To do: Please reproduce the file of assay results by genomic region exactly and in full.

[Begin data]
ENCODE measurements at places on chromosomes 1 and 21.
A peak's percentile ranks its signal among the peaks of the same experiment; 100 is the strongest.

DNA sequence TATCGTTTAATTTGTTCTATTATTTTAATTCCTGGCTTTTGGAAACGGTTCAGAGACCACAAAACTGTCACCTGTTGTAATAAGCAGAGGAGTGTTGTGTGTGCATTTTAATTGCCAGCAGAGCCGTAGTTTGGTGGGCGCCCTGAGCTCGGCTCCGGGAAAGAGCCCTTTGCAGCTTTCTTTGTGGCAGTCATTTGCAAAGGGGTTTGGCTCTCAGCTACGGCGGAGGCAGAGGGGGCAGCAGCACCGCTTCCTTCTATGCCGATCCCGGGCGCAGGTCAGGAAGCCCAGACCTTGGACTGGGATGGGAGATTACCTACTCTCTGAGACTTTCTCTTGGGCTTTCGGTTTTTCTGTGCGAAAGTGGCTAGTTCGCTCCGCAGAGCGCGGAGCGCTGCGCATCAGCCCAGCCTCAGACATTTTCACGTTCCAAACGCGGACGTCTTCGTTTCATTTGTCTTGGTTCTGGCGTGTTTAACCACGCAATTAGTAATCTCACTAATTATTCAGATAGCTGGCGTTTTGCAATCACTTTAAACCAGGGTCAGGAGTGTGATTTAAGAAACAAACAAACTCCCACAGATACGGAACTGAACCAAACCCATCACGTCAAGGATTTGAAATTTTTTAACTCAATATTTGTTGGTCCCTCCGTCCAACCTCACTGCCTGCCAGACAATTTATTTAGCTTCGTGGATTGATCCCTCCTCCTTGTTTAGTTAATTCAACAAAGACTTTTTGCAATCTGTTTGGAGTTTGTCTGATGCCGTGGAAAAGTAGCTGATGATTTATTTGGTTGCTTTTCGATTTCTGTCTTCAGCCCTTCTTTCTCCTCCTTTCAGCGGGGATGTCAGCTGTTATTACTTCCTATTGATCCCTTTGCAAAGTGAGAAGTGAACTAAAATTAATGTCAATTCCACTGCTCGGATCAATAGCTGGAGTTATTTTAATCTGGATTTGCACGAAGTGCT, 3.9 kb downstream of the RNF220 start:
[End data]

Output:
ENCODE measurements at places on chromosomes 1 and 21.
A peak's percentile ranks its signal among the peaks of the same experiment; 100 is the strongest.

DNA sequence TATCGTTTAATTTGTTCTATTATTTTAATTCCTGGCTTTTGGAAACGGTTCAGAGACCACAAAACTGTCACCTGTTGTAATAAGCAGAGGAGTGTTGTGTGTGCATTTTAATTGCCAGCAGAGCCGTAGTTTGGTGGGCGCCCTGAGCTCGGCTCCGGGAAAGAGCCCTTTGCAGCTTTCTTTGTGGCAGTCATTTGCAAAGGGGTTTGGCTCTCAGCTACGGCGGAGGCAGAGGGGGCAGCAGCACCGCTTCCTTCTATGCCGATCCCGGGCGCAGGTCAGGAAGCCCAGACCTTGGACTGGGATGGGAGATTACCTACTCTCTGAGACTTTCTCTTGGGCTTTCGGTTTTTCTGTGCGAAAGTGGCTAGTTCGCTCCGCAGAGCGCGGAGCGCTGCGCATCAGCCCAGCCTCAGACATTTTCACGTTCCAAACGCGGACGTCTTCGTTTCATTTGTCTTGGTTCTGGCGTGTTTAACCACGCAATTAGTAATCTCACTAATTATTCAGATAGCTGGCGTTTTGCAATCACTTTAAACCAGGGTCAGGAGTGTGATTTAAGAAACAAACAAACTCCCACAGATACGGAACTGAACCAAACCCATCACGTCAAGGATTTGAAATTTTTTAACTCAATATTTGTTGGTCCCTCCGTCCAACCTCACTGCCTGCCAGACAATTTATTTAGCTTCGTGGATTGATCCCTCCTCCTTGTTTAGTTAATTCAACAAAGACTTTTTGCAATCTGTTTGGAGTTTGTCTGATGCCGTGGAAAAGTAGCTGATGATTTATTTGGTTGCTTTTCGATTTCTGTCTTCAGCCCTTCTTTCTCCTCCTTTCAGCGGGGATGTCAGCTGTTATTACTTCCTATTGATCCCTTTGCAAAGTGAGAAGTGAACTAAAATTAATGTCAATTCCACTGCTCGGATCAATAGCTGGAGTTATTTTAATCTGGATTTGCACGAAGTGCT, 3.9 kb downstream of the RNF220 start: